The proposal to ban the sale of all petrol and diesel-engined cars - including hybrids and plug-in hybrids - by 2035 could be brought forward by a further three years, according to transport secretary Grant Shapps.
Speaking as a guest on BBC Radio 5 live, Shapps said the ban would happen by 2035 "or even 2032", before stating there would be consultation before any decision is made.
The accelerated plan to bring the ban from 2040 to 2035, proposed last week has already been branded "extremely concerning" by the Society of Motor Manufacturers and Traders (SMMT).
The move, which is five years earlier than previous plans, was announced by prime minister Boris Johnson at the launch of the COP26 climate summit as part of measures to help the UK achieve net zero carbon emissions by 2050.
However, SMMT boss Mike Hawes claims the government has "seemingly moved the goalposts" without a clear plan in place to achieve the goal.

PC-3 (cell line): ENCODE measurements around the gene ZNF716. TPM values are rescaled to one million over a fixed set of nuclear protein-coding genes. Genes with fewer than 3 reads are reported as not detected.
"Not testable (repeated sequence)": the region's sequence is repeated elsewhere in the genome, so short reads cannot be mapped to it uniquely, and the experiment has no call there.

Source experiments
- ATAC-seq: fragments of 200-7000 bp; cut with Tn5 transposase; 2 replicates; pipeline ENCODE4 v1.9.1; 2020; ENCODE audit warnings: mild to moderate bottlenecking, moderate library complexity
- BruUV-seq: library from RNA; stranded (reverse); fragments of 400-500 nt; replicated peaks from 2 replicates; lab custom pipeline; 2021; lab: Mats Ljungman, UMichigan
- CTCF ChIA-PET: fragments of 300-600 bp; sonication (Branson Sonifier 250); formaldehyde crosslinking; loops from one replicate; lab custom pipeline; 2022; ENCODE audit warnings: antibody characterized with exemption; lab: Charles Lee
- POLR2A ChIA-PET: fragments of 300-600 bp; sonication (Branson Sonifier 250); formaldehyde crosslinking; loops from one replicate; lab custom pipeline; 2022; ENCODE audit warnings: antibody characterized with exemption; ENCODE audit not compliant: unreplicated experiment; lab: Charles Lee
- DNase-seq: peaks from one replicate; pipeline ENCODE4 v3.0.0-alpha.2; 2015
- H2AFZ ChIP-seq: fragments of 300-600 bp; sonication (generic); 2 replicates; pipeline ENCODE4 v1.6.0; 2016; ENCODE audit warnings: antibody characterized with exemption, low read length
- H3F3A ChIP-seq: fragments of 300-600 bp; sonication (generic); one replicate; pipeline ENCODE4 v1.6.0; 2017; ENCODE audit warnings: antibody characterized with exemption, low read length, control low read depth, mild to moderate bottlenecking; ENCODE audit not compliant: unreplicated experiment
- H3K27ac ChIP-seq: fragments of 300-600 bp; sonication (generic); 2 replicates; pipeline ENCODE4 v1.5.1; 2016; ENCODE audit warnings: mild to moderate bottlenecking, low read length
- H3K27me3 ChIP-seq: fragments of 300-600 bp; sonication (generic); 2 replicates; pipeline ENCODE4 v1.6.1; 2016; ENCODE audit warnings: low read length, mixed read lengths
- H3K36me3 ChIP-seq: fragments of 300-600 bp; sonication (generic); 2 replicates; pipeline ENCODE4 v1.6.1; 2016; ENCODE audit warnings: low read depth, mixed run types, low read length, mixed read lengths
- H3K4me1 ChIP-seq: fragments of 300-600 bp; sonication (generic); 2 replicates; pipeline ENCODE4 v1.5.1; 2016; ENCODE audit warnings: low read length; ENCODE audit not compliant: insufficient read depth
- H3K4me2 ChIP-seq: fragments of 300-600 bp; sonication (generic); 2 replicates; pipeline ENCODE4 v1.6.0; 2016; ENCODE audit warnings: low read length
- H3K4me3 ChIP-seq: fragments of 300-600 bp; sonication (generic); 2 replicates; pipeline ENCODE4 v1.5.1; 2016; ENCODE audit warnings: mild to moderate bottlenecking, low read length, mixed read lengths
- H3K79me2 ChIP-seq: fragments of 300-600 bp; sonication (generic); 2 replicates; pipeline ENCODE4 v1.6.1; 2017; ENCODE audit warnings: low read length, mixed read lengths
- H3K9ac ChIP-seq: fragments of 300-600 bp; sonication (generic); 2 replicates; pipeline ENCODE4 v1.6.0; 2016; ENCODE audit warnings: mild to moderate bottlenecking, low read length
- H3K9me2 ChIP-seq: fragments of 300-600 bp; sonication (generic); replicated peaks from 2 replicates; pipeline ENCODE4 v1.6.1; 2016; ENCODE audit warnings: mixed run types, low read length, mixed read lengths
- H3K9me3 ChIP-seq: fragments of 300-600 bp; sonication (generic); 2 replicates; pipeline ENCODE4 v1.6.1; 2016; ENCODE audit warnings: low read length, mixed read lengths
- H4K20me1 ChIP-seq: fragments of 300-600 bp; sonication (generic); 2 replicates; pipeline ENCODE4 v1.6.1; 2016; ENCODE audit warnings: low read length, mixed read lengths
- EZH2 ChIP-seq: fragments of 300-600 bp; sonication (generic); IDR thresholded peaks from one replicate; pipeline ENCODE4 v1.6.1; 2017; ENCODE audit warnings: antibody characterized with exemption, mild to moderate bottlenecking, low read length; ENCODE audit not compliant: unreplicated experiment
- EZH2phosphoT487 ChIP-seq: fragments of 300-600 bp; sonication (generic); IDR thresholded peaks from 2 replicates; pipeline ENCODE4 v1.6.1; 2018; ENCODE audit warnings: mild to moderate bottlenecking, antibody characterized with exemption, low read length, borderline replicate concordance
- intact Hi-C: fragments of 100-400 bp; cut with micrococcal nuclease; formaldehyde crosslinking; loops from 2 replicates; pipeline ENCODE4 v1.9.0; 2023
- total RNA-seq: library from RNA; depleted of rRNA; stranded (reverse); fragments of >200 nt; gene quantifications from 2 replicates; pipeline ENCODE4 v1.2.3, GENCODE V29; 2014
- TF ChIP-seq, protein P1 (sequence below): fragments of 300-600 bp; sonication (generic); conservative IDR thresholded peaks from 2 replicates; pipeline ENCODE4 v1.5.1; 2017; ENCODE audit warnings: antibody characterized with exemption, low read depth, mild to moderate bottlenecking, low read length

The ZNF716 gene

"Manufacturers are fully invested in a zero-emissions future, with some 60 plug-in models now on the market and 34 more coming in 2020," Hawes said.
"However, with current demand for this still expensive technology still just a fraction of sales, it’s clear that accelerating an already very challenging ambition will take more than industry investment.
"This is about market transformation, yet we still don’t have clarity on the future of the plug-in car grant - the most significant driver of EV uptake - which ends in just 60 days’ time, while the UK’s charging network is still woefully inadequate.
“If the UK is to lead the global zero emissions agenda, we need a competitive marketplace and a competitive business environment to encourage manufacturers to sell and build here. A date without a plan will merely destroy value today.